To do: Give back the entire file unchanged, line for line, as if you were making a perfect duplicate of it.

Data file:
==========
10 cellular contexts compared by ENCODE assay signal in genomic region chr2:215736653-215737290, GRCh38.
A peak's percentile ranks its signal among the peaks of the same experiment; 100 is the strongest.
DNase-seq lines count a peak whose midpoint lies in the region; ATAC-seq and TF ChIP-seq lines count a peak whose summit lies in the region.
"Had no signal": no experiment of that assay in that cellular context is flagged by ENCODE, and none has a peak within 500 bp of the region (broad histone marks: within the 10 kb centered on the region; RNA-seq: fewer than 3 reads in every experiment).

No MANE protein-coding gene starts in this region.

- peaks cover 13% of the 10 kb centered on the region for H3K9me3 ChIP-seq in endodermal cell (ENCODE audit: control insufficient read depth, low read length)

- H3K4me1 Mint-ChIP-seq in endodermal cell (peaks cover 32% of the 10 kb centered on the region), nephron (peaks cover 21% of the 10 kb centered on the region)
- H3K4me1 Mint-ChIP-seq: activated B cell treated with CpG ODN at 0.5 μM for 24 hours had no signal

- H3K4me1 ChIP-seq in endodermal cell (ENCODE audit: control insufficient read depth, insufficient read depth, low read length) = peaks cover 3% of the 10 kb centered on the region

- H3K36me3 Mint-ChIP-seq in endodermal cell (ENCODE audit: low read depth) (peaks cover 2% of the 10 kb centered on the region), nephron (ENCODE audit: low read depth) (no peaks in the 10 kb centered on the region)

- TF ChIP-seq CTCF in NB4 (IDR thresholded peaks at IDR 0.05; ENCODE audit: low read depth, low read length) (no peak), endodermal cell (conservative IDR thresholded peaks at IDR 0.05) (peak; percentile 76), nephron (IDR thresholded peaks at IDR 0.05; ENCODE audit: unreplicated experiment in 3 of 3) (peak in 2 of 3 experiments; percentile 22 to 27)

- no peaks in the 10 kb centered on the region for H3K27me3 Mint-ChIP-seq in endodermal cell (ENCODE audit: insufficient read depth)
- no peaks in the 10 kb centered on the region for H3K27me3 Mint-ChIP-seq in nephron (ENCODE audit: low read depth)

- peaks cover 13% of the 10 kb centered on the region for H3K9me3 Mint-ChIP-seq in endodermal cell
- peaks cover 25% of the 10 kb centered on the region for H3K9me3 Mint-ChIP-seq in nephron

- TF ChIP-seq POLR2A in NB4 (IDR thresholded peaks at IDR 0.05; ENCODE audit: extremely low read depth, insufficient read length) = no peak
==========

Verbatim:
10 cellular contexts compared by ENCODE assay signal in genomic region chr2:215736653-215737290, GRCh38.
A peak's percentile ranks its signal among the peaks of the same experiment; 100 is the strongest.
DNase-seq lines count a peak whose midpoint lies in the region; ATAC-seq and TF ChIP-seq lines count a peak whose summit lies in the region.
"Had no signal": no experiment of that assay in that cellular context is flagged by ENCODE, and none has a peak within 500 bp of the region (broad histone marks: within the 10 kb centered on the region; RNA-seq: fewer than 3 reads in every experiment).

No MANE protein-coding gene starts in this region.

- peaks cover 13% of the 10 kb centered on the region for H3K9me3 ChIP-seq in endodermal cell (ENCODE audit: control insufficient read depth, low read length)

- H3K4me1 Mint-ChIP-seq in endodermal cell (peaks cover 32% of the 10 kb centered on the region), nephron (peaks cover 21% of the 10 kb centered on the region)
- H3K4me1 Mint-ChIP-seq: activated B cell treated with CpG ODN at 0.5 μM for 24 hours had no signal

- H3K4me1 ChIP-seq in endodermal cell (ENCODE audit: control insufficient read depth, insufficient read depth, low read length) = peaks cover 3% of the 10 kb centered on the region

- H3K36me3 Mint-ChIP-seq in endodermal cell (ENCODE audit: low read depth) (peaks cover 2% of the 10 kb centered on the region), nephron (ENCODE audit: low read depth) (no peaks in the 10 kb centered on the region)

- TF ChIP-seq CTCF in NB4 (IDR thresholded peaks at IDR 0.05; ENCODE audit: low read depth, low read length) (no peak), endodermal cell (conservative IDR thresholded peaks at IDR 0.05) (peak; percentile 76), nephron (IDR thresholded peaks at IDR 0.05; ENCODE audit: unreplicated experiment in 3 of 3) (peak in 2 of 3 experiments; percentile 22 to 27)

- no peaks in the 10 kb centered on the region for H3K27me3 Mint-ChIP-seq in endodermal cell (ENCODE audit: insufficient read depth)
- no peaks in the 10 kb centered on the region for H3K27me3 Mint-ChIP-seq in nephron (ENCODE audit: low read depth)

- peaks cover 13% of the 10 kb centered on the region for H3K9me3 Mint-ChIP-seq in endodermal cell
- peaks cover 25% of the 10 kb centered on the region for H3K9me3 Mint-ChIP-seq in nephron

- TF ChIP-seq POLR2A in NB4 (IDR thresholded peaks at IDR 0.05; ENCODE audit: extremely low read depth, insufficient read length) = no peak